Judy Mallaber: Opposition Members contend that the clause is a sop to the trade unions and the TUC. Does my hon. Friend agree that, far from that, we are considering the long-standing development of an education process under which people who have not had access to education have been offered it through the trade union and labour movement, the Workers Educational Association and colleges and courses set up in relation to it? The clause is a logical development of a positive process that the trade union movement has undertaken over the years, not a sop to the TUC.

John Healey: My hon. Friend puts the case, and counters the accusations that we have heard from those on the Opposition Front Bench, quietly, cogently and precisely.

My hon. Friend the Member for Doncaster, North raised a concern that the number of trade union learning representatives might get out of hand if we did not seriously consider the amendments, which were tabled by members of both Opposition parties. Unions do not appoint too many stewards and health and safety representatives in workplaces, so there is no reason to believe that we should have problems with unions appointing too many learning representatives to workplaces. The clause provides rights that are broadly equivalent to those enjoyed by shop stewards and other similar lay officials.

There are no upper limits to the number of shop stewards that unions can appoint. It is correctly left for unions to decide, and that has created no significant problems for employers. There is no reason to believe that such problems might specifically arise in the case of union learning representatives when they have not done for other union lay officials.

Mr. Simmonds: Can the Minister see no circumstances in which a group of trade union officials might exploit the lack of a ceiling for the number of trade union representatives?

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John Healey: I cannot see a scale of concern among Opposition Members that would lead me to accept their arguments in support of the amendments. If the amendments are pressed to a vote, I shall urge my hon. Friends to support me in rejecting them.

Norman Lamb: Will the Minister explain the logic behind the distinction between the Bill and section 188 of the Trade Union and Labour Relations (Consolidation) Act 1992 on representatives who are elected in a redundancy situation? In the Act, the employer determines the appropriate number of representatives to represent the employees. Why is there a difference between the provision in the Act and that in the Bill? The Act relates to the non-trade union workplace, while the Bill relates to a workplace where the union has been recognised, but is there any other distinction?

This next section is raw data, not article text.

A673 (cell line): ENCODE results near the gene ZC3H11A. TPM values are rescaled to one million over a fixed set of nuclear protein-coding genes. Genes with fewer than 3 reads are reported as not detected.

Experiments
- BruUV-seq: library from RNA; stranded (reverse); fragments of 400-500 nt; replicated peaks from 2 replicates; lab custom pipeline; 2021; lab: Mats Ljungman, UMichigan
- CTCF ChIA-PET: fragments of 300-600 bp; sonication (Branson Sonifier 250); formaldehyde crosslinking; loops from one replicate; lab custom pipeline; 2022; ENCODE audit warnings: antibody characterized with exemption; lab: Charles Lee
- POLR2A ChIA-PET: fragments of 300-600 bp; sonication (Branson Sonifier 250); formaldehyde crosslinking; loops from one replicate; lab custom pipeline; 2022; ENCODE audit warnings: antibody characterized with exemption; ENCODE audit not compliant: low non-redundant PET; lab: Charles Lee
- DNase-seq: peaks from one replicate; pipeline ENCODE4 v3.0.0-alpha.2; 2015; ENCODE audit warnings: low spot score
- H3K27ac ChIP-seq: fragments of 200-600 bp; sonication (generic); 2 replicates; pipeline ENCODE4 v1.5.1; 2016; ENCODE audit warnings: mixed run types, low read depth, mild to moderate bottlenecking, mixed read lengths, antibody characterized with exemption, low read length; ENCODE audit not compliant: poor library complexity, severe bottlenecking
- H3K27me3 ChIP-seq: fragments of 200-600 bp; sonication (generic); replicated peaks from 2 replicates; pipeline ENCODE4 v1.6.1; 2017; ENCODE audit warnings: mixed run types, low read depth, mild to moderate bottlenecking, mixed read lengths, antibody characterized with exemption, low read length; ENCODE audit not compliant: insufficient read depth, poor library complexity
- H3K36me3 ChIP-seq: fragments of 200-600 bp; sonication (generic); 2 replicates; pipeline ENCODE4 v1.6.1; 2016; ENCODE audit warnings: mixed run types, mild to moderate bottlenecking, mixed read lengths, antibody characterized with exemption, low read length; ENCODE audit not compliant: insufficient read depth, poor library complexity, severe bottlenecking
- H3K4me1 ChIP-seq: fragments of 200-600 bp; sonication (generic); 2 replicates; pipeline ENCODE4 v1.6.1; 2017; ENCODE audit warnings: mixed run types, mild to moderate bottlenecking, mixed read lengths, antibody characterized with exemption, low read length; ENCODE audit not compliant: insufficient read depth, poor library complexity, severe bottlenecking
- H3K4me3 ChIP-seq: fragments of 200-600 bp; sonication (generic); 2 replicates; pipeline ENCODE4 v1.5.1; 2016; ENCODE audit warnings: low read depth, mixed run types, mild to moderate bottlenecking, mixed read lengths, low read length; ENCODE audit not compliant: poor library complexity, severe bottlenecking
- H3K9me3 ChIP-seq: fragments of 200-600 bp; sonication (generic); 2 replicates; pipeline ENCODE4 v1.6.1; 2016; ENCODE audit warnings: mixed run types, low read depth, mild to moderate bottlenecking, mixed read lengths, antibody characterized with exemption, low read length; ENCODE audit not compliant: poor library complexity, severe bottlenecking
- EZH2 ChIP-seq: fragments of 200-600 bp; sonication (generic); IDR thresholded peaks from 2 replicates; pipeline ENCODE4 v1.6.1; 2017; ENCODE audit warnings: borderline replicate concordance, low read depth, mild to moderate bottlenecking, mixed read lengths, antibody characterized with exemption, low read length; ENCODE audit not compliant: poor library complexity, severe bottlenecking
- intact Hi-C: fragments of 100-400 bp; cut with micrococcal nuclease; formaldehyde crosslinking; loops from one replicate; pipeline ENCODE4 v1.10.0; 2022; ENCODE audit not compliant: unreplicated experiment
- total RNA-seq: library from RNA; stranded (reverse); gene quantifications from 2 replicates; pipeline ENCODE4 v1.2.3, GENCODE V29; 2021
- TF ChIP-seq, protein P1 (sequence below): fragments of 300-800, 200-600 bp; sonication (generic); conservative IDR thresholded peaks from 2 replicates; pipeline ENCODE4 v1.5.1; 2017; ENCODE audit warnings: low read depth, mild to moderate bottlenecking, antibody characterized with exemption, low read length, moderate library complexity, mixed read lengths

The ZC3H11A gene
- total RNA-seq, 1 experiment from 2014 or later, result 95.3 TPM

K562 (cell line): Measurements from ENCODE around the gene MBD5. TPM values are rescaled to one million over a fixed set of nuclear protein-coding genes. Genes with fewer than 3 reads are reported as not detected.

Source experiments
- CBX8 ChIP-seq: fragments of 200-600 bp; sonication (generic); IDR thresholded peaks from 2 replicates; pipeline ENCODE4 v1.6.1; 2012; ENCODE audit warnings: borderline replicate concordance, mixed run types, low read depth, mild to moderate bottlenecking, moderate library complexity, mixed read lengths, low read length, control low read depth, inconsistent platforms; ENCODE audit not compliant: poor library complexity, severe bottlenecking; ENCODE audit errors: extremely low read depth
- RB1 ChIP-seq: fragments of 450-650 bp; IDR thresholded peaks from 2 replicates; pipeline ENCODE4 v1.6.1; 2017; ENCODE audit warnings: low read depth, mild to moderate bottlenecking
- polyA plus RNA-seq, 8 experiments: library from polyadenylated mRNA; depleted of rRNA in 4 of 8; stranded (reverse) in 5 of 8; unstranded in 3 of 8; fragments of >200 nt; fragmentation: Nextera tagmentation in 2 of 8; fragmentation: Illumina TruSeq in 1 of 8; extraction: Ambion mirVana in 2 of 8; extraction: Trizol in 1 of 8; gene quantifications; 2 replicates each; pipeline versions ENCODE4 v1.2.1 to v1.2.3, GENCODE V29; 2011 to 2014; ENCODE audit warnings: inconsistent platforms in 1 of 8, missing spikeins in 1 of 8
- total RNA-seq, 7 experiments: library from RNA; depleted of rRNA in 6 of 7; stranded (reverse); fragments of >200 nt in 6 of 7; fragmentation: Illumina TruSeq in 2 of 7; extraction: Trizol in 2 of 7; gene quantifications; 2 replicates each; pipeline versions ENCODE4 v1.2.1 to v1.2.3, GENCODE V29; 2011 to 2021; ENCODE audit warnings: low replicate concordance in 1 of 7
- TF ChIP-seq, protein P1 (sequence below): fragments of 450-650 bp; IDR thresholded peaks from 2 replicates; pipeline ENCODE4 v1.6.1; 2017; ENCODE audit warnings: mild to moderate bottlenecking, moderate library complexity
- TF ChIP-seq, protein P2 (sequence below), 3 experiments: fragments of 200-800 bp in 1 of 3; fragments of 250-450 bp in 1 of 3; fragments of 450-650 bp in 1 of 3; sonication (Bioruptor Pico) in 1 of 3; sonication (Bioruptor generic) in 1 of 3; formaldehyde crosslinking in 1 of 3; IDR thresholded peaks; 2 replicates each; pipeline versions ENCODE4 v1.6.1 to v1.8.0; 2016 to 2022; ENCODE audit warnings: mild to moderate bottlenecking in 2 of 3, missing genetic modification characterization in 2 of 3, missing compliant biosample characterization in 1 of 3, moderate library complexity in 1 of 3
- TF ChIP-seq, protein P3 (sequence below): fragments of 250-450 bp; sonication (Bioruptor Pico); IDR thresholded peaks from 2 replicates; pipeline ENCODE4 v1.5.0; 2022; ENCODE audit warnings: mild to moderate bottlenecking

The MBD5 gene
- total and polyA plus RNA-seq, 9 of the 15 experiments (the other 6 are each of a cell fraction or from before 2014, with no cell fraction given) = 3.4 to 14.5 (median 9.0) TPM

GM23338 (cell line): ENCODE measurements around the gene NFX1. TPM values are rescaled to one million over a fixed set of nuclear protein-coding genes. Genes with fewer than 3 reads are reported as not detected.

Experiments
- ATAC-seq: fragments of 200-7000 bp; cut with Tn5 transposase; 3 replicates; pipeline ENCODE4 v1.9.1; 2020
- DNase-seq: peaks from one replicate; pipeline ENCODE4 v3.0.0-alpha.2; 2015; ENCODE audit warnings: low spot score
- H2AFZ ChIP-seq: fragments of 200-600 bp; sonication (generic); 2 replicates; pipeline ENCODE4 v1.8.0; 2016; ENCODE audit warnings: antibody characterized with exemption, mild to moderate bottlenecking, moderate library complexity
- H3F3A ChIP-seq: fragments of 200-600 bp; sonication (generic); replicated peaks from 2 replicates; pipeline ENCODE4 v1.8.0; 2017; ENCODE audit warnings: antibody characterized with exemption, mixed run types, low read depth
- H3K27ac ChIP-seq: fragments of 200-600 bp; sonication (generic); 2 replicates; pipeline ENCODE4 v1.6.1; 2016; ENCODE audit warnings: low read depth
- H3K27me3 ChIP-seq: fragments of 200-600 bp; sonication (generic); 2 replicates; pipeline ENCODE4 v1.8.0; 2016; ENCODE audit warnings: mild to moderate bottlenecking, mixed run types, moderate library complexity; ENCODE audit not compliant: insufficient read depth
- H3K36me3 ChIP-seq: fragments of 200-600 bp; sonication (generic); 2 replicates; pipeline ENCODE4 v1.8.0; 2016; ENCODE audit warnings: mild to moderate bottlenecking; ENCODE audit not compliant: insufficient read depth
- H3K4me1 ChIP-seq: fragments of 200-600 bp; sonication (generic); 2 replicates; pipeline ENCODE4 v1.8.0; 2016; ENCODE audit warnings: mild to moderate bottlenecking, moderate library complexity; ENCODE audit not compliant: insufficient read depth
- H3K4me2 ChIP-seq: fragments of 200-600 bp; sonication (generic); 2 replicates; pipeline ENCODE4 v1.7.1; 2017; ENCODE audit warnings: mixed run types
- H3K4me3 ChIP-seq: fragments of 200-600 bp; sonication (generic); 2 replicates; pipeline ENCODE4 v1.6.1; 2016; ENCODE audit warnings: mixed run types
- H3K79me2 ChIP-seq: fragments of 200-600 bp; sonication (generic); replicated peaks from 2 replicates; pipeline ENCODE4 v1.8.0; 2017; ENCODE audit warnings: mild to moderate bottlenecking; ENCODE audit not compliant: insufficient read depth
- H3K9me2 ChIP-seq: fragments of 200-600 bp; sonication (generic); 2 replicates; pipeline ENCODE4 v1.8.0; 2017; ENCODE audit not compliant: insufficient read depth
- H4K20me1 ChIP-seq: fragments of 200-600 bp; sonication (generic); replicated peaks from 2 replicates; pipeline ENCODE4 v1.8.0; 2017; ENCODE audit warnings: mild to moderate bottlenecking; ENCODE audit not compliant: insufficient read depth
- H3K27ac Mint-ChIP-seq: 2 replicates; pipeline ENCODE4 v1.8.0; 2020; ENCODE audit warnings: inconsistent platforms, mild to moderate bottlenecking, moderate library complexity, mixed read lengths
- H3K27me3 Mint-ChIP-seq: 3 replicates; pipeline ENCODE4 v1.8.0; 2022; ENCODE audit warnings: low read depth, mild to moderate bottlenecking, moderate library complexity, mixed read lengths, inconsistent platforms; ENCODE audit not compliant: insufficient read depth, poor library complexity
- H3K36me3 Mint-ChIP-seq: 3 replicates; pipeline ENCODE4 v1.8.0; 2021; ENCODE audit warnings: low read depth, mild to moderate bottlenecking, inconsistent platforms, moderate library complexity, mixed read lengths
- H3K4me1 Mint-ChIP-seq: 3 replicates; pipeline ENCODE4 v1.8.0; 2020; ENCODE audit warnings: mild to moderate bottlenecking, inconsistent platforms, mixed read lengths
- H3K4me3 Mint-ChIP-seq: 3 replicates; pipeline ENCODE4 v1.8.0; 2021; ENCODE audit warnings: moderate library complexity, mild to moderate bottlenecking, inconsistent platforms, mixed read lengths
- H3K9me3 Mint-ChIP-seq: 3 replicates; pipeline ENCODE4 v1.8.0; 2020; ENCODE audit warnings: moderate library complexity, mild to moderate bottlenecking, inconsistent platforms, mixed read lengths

John Healey: The model on which our proposals are based is drawn not from the Act but from legislation that is in place and that has worked well for many years. In the clause, we seek to create rights for trade union learning representatives that are broadly equivalent to those for stewards and similar lay officials. That is the model and the comparator that we used when developing our policy.

Mr. Hughes: I do not want the Minister to be under the impression that I support the Opposition amendments, because I do not. If the Opposition press them to a Division, he can rely on me to vote against them. However, I said in my earlier contribution that the principle behind the amendments was worthy of the Minister's consideration. Not all shop stewards get paid time off work. I can envisage a workplace with a reasonable number of employees and one or two paid stewards and safety reps who get paid time off work. If the unions asked to have six or seven learning reps with paid time off to do a useful job—we must admit that some people in the trade unions can be difficult, although by and large they are not—the employer would say, ''You're having a laugh.'' That is why I said only that the principle behind the amendments was worthy of the Minister's consideration.

3.30 pm

John Healey: I am grateful to my hon. Friend for that clarification of his overall view and of how he would vote if the Opposition pressed the amendments. I take his points, which he made earlier.

I welcome the fact that the hon. Member for Caernarfon (Hywel Williams) recognises that there is a case for flexibility, and the application of the clause will suit local circumstances workplace by workplace. However, the limits that the amendments would introduce in the Bill would lead to inflexibilities that, as I explained earlier, are unnecessary and undesirable. I welcome the fact that he does not plan to support the amendment.

The hon. Member for Hertford and Stortford (Mr. Prisk) talked about the clause introducing legal compulsion into the system. The clause creates no rights for unions to bargain. It creates no right to

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training for union members. It is a specific, limited right intended to support the work of trade union learning representatives. To be most effective, even when the clause is in place, the representatives will still need to be persuasive and to work in partnership with the employers. Both sides of the Committee have paid tribute to the work of union learning representatives, but the evidence of the four or five years since union learning representatives were established and started to develop their role suggests that the lack of formal recognition puts them at a disadvantage over their colleagues and inhibits their effectiveness and credibility with employers and colleagues.